Stroke, the third leading cause of death is a medical emergency (Lloyd-Jones et al., Circulation 119:480–486, 2009). The phrase “Time is Brain” has been coined to emphasize the urgency of rapid intervention for stroke (Gomez, J Stroke Cerebrovasc Dis 3:12, 1993). For each minute, the stroke is untreated, more than two million neurons, 14 billion synapses, and 12 km (7.5 miles) of myelinated fibers may be lost (Saver, Stroke 37:263–266, 2006). Intravenous tissue plasminogen activator (tPA) is the only FDA approved treatment for a nonhemorrhagic stroke. Currently, it must be administered within 3–4.5 h of stroke onset for it to be effective in reducing infarction volume and its functional impact (Bluhmki et al., Lancet Neurol 8:1095–1102, 2009). Other non-FDA treatment approaches have been developed, including intraarterial tPA, mechanical removal of the embolus, penumbra endovascular system devices that suction the embolus through a catheter, antiplatelet and anticoagulant medications, and neuroprotective agents (Fisher et al., Stroke 40:2244–2250, 2009). All of these approaches are time sensitive and depend on the initiation of intervention soon after ischemic onset. Accordingly, there is an obvious need for a reliable and rapid means of detecting and diagnosing acute ischemic stroke to offer timely and appropriate treatment.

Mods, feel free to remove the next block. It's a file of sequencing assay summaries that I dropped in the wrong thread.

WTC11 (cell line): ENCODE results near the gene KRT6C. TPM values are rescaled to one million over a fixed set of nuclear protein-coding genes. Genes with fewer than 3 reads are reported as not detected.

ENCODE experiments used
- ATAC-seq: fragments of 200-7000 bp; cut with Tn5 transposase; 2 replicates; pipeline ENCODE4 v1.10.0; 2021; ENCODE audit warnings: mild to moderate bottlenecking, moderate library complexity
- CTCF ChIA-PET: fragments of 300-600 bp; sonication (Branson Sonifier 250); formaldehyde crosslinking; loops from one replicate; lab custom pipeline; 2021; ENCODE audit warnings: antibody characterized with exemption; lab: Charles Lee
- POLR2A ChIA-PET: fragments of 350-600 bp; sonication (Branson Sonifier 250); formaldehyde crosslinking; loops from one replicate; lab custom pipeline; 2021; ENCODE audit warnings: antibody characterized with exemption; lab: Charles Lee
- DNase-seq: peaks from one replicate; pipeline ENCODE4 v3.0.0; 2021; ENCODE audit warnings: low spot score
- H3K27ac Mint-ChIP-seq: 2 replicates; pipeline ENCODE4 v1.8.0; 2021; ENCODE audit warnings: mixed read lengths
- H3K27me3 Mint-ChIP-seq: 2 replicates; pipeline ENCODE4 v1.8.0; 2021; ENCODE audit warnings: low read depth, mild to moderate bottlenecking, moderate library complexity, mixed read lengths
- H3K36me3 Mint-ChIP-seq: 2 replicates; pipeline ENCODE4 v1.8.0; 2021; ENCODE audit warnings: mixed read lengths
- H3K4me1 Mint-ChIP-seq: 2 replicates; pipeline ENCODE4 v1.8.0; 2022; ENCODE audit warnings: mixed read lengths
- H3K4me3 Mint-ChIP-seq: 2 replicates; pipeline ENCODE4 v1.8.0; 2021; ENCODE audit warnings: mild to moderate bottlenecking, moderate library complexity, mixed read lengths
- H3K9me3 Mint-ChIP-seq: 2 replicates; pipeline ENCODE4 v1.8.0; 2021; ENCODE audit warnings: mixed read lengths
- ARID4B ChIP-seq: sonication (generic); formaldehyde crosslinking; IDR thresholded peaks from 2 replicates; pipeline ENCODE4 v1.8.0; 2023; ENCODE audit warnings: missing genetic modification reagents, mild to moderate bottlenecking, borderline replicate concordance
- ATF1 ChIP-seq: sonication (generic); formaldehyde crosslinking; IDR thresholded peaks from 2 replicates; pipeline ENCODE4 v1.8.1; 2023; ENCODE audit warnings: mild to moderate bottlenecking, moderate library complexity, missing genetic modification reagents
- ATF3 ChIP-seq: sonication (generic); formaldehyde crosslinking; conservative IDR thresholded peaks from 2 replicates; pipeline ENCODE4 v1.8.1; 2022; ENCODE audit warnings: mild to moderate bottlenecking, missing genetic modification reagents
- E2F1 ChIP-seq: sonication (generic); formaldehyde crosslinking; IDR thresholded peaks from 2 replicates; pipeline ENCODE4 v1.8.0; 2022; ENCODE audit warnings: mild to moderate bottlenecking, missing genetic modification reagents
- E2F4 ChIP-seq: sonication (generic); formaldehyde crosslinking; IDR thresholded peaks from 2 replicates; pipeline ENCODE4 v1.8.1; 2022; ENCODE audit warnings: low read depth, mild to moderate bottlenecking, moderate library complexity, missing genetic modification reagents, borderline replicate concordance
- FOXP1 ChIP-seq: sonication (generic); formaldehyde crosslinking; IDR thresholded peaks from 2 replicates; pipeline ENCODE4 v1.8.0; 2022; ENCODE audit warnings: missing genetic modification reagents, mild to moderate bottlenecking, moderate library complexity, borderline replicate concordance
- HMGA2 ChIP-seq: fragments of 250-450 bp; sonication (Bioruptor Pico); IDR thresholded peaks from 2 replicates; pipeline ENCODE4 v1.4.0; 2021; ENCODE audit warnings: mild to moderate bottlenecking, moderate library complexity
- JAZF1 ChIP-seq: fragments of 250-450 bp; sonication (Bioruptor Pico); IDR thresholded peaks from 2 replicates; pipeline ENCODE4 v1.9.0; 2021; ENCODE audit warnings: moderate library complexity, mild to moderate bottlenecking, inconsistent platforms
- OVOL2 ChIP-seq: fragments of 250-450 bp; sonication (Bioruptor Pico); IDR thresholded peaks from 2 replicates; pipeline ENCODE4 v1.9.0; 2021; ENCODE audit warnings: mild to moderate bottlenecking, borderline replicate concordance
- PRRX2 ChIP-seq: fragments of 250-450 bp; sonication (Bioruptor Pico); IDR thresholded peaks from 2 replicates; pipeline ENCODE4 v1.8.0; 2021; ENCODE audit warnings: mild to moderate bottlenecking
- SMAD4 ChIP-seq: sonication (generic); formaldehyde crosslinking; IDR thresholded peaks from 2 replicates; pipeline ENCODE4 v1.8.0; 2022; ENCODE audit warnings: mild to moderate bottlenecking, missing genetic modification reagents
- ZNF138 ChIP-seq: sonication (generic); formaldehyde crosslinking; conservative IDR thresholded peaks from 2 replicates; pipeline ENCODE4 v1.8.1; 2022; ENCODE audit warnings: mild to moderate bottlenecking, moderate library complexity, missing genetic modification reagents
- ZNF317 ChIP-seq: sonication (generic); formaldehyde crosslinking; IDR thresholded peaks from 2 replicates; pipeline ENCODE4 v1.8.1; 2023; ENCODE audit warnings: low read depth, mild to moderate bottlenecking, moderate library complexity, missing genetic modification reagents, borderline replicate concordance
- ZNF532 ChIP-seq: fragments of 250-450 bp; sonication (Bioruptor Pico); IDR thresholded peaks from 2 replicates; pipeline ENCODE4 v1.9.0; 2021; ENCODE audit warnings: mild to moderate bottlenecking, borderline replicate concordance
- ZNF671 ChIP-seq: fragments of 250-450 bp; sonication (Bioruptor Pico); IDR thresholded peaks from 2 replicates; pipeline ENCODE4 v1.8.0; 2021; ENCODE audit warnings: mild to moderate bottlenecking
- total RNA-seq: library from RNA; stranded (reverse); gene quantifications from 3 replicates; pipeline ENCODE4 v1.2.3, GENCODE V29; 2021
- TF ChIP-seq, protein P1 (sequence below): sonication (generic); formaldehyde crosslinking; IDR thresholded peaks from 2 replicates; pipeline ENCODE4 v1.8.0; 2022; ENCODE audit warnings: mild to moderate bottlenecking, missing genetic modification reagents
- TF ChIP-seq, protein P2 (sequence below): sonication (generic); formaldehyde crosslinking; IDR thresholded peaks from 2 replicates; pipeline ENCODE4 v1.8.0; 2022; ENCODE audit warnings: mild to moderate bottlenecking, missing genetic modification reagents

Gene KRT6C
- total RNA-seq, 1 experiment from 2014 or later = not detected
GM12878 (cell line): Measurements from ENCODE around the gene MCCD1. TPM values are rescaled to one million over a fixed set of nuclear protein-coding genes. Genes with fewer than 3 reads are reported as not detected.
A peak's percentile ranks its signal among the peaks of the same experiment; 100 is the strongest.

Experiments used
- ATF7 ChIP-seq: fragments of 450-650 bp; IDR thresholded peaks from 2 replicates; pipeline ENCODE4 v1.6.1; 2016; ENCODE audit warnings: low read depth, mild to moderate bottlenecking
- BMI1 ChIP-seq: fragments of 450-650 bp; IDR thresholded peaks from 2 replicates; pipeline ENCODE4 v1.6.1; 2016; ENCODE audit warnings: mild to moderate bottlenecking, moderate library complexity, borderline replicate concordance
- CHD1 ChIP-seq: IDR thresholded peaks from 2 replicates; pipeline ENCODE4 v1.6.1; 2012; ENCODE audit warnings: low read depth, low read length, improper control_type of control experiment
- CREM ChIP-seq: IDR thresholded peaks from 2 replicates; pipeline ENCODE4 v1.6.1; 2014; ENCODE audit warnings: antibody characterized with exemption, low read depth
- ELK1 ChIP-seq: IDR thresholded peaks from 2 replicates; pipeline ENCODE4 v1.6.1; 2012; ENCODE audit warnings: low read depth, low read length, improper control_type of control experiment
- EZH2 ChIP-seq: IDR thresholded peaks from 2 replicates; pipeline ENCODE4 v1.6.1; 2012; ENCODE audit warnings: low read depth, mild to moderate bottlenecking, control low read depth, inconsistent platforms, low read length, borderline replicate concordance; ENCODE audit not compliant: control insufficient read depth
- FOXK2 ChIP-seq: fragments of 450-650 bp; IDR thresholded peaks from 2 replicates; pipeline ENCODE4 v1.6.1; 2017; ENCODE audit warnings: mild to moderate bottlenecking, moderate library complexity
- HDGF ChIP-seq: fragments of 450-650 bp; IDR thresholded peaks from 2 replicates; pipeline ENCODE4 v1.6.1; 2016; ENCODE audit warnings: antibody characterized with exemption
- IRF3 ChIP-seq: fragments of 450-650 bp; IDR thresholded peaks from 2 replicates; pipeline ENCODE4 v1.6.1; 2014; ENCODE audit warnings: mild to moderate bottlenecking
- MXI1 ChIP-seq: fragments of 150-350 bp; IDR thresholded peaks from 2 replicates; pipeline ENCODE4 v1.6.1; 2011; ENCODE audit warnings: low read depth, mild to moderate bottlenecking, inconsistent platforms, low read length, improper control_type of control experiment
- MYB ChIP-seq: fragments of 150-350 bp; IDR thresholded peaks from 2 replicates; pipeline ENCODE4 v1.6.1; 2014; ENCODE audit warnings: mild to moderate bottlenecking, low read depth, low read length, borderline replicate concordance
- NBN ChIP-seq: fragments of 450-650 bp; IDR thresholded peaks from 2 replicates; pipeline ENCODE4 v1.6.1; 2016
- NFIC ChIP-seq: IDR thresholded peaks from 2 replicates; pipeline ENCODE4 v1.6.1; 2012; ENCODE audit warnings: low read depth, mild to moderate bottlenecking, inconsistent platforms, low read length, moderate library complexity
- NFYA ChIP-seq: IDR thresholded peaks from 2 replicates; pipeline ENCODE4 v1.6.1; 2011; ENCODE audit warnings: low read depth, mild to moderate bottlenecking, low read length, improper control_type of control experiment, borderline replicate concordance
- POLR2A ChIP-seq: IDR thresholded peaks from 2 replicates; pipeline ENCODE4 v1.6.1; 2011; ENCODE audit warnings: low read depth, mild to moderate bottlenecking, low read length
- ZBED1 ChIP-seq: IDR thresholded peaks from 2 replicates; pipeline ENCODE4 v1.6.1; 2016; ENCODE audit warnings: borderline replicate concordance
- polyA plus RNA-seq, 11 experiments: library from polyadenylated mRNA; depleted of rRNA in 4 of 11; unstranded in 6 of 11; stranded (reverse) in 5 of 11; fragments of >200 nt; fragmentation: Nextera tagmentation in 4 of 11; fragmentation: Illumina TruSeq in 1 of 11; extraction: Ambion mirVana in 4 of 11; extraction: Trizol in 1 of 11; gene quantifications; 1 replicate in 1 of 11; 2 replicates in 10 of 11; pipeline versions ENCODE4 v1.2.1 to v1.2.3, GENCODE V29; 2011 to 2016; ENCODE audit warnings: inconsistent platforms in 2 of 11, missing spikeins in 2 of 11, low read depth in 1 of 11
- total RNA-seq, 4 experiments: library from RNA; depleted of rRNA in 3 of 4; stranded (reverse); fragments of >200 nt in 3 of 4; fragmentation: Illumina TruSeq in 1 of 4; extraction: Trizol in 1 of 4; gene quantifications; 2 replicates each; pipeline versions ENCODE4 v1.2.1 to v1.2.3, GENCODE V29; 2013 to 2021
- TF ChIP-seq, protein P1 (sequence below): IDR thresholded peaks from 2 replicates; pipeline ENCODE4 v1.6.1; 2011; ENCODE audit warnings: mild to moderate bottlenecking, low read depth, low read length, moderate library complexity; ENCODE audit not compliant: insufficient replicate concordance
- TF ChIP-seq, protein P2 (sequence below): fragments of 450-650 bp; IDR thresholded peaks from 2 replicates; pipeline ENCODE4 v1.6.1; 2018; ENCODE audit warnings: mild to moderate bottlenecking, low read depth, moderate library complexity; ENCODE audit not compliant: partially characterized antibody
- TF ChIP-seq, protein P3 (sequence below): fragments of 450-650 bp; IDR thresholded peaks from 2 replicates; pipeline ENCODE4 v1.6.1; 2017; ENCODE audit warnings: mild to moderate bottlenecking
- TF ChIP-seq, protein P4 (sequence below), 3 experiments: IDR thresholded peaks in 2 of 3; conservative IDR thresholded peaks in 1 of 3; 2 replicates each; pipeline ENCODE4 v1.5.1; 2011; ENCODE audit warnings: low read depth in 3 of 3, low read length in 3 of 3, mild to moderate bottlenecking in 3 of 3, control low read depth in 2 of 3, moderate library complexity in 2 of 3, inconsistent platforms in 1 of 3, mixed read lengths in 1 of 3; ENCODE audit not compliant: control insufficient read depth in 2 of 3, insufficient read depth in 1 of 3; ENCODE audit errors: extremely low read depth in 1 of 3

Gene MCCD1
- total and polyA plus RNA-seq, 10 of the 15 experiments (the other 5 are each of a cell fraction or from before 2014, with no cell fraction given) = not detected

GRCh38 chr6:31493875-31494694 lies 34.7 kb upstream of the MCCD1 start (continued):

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The authors wish to thank Dr. Satish Dundamadappa, MD Asst. Prof of Radiology, UMASS Medical School, for providing the images.
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